Watch Your Language!—Misusage and Neologisms in Clinical Communication

Lead author: Andrew M. Luks
Submitted by: Janice Radway, Perelman School of Medicine at the University of Pennsylvania

The authors make a compelling argument as to why clinicians should avoid using jargon: “Despite our best efforts to ensure appropriate care for patients, we often find ourselves distracted on rounds by the sometimes bewildering array of jargon during bedside presentations. Why does our team want to “sprinkle” or “hit” the patient with diuretics? Do our patients have the capacity to “fly” off the ventilator or “throw” PVCs (premature ventricular contractions)? …Perhaps the biggest challenges arise when we consider how our words sound to patients and their families. Many of our word choices run the risk of confusing them rather than clarifying the patient’s condition, diagnosis, or treatment. They may nod, but do they clearly understand what we have said? Even worse, are they offended by what they hear?”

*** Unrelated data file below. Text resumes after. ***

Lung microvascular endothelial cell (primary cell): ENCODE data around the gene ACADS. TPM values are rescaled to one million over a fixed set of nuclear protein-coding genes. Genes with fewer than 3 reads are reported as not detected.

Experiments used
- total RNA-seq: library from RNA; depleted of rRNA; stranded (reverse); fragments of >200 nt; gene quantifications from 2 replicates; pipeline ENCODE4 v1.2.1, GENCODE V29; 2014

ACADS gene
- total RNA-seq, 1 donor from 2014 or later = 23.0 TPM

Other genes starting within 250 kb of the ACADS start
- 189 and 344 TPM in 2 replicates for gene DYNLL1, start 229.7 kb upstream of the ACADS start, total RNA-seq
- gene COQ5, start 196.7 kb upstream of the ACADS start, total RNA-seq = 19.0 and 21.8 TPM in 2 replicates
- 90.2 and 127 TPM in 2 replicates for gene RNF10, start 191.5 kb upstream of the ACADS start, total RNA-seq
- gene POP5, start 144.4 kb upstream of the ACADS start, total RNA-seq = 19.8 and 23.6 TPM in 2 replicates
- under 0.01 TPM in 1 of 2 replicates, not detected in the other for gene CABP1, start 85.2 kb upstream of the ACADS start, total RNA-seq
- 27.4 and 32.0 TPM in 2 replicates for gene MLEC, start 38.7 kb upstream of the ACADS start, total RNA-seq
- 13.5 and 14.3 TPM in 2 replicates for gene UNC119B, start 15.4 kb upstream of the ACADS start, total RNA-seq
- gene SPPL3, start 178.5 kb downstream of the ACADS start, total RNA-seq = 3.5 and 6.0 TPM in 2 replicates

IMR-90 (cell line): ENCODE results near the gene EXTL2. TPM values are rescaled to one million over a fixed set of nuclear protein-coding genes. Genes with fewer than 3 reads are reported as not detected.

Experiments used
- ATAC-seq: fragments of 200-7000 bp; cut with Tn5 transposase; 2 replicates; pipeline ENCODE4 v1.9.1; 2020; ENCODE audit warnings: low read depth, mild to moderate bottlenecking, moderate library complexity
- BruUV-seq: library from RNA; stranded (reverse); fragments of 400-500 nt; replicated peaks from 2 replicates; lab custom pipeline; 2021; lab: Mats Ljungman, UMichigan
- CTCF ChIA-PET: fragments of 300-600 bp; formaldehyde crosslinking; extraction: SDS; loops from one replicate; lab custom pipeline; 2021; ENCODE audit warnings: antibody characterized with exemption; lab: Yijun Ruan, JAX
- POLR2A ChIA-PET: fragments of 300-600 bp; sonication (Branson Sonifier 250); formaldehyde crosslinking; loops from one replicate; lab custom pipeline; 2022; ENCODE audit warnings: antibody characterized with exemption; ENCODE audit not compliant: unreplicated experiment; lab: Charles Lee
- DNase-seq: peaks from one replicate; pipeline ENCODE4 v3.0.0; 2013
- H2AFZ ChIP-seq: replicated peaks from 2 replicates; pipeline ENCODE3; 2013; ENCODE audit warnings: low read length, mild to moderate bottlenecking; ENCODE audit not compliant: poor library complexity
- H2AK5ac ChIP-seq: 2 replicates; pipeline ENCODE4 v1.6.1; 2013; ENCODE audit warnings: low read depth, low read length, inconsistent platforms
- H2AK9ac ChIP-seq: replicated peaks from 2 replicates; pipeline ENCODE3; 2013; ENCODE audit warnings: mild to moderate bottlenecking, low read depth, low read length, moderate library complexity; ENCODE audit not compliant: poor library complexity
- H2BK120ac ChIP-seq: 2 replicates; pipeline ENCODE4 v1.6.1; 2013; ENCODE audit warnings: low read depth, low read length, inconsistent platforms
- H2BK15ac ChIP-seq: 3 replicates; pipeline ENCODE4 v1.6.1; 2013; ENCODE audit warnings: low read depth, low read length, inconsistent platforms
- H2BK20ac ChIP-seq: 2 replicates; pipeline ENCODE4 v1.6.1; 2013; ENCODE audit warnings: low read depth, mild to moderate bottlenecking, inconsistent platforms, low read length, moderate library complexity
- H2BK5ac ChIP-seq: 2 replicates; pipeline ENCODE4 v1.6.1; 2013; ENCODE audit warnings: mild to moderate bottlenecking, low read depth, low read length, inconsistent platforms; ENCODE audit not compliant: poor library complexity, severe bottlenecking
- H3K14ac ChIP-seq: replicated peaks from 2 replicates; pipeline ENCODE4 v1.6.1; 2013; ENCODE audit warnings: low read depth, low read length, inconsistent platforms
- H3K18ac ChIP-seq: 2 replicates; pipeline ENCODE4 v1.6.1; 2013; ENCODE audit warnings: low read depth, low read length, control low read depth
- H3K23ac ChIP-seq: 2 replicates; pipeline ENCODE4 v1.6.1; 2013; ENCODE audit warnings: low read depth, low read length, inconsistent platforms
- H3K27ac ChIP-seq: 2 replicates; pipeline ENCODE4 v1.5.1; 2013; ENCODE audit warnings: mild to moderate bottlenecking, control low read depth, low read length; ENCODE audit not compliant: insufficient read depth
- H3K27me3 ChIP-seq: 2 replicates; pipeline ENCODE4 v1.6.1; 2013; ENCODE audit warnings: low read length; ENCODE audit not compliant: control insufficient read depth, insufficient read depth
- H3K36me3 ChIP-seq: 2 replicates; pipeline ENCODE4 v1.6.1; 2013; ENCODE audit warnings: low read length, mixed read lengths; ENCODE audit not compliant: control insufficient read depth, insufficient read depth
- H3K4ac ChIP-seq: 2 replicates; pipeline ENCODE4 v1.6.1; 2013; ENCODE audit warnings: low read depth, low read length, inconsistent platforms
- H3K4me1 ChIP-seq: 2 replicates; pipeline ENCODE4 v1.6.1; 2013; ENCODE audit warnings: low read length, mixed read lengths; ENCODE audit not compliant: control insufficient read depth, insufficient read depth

Read the full article in Journal of the American Medical Association here.

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